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Round-up of the recent literature on parasites

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01 August 2014, at 1:00am

Why, when and how to control liver fluke in cattle 

Andy Forbes, Green End Farm, Ware, Hertfordshire 

The liver fluke (Fasciola hepatica) is a parasitic condition of increasing economic performance for the UK livestock industry.

In cattle, flukes are unlikely to be a cause of the acute, fatal conditions seen in sheep but they may be responsible for three separate health issues: anaemia, liver damage and immunomodulation, which may affect the host response to other pathogens, such as bovine tuberculosis.

The author reviews the pathology, impact and epidemiology of fasciolosis in cattle and offers advice to bovine practitioners on practical control strategies. He notes that there is a relatively small choice of ukicidal products and several have withdrawal times that render them difficult to incorporate into routine farm management practices.

He suggests that clinicians should tailor their advice on fluke control to individual properties, taking into consideration the farmer’s objectives and culture, and the need to keep any recommended actions simple, practical and economically sound. They are also reminded of the need to incorporate fluke control within the strategy for dealing with other major ecto- and endoparasitic diseases.

Cattle Practice 21 (2): 150-156.

Common misconceptions held by clients about heartworm in cats 

Kristin MacDonald, VCA Animal Care Center, Rohnert Park, California

Many US cat owners believe that cats kept indoors will not be susceptible to heartworm infections, unaware that the mosquito vectors may readily enter the home. This and 10 other fallacies that practitioners regularly encounter were listed in a conference presentation by the author in Washington DC. She notes, for example, that many clients believe that treatment for heartworm will be the same in cats and dogs. Meanwhile, with appropriate all-year- round prophylactic treatment, the condition is also readily preventable. 

Veterinary Medicine 108 (8): 372-373.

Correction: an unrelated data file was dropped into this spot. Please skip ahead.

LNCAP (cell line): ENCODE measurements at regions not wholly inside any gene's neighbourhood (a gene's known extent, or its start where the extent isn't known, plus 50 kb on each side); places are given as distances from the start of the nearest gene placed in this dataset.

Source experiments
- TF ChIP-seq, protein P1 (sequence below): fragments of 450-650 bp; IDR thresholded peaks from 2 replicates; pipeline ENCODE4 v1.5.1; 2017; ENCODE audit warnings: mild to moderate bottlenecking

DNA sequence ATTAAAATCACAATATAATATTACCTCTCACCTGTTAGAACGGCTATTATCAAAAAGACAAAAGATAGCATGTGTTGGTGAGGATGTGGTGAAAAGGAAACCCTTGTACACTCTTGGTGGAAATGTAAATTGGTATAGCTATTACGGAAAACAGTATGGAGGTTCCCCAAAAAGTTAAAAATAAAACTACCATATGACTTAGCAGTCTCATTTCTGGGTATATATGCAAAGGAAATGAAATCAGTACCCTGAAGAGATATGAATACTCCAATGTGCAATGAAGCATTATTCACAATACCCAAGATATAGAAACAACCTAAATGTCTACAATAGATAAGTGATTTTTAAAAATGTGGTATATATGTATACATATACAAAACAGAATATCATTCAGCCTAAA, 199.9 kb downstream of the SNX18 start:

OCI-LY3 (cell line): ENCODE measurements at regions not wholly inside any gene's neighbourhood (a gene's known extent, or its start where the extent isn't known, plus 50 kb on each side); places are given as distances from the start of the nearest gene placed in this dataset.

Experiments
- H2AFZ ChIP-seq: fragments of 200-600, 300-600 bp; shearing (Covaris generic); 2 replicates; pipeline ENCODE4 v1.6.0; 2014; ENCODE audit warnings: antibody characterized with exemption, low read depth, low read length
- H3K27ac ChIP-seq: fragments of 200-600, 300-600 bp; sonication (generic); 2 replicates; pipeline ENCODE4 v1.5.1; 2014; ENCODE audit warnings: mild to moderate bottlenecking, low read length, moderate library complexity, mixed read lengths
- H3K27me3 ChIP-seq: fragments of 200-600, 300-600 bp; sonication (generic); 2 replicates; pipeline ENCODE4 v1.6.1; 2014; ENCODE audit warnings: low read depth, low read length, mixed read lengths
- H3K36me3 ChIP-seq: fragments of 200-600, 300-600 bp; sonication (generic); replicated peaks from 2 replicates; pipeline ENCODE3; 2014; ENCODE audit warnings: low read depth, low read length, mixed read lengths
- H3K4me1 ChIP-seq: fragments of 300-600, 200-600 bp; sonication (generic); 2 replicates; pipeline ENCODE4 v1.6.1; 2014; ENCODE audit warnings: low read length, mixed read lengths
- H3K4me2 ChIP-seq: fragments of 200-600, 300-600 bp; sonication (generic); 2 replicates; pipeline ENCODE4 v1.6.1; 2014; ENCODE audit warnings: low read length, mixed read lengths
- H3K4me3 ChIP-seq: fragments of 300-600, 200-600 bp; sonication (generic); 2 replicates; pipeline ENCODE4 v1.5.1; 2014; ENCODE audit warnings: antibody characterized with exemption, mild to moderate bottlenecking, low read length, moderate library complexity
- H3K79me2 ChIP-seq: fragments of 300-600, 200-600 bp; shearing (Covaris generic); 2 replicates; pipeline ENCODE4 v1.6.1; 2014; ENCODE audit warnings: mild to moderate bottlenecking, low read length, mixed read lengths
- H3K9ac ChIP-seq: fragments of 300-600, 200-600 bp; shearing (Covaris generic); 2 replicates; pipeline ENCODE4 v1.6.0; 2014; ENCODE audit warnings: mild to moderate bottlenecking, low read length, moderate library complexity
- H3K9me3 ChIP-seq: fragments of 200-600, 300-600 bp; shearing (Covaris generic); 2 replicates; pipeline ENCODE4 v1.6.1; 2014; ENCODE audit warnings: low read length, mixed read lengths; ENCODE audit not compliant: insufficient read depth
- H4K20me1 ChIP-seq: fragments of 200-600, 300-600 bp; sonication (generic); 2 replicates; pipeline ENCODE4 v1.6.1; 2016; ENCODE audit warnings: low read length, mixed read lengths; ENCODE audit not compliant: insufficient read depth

Fungal isolates in the biological control of gastrointestinal nematodes in cattle 

Manoel Eduardo da Silva and others, Federal University of Vicosa, Brazil 

Endoparasites are a major constraint on the development of the cattle industry in semiarid areas of Brazil. Due to the problems of drug residues and increased anthelmintic resistance, the search is on for alternative worm control strategies. The authors conducted trials on the use of two fungal species, Duddingtonia agrans and Monacrosporium thaumasium, delivered twice a week in alginate pellets for controlling trichostrongylids in prepubescent ruminant cows. Treated animals produced fewer eggs per gram of faeces and there was a significant reduction in the numbers of infective larvae on the pasture.

Veterinary Research Communications 38 (2): 101-106.

Guidelines for treating lice in sheep with long coats to prevent wool damage 

Peri Lucas and Brian Horton, University of Tasmania

Lice infestations can have serious implications for wool producers because of the negative effects on bre quality and quantity. Traditionally in Australia, lice treatments are applied annually after shearing but producers are now advised to treat only when lice are detected. The authors developed guidelines for treatment based on a model of the development of wool damage in long-fleeced sheep. The model identifies the conditions under which treatment is advisable on an economic basis and the guidelines can minimise the net cost of infestation and limit unnecessary use of pesticides. 

Australian Veterinary Journal 92 (1-2): 8-14.

Field efficacy of eprinomectin against sucking lice in naturally infested donkeys 

Vincenzo Veneziano and others, University of Naples, Italy

The sucking louse Haematopinus asini is a common ectoparasite of donkeys and other equids which may cause anaemia, pruritus, loss of body condition and general debility. The authors examined the efficacy of eprinomectin, an avermectin used as a pour-on treatment for lice in cattle, to treat naturally occurring H. asini infestations in donkeys. The agent was administered at the recommended dose in cattle of 500μg/kg to 15 animals. No lice were found on examinations from seven days post- treatment to the end of the study at 56 days. There was no evidence of any adverse reactions in the animals treated. 

The Veterinary Journal 197 (2): 512-514.

Diagnosis of giant kidney worms (Dioctophyme renale) in dogs 

Sheila Rahal and others, Sau Paulo State University, Brazil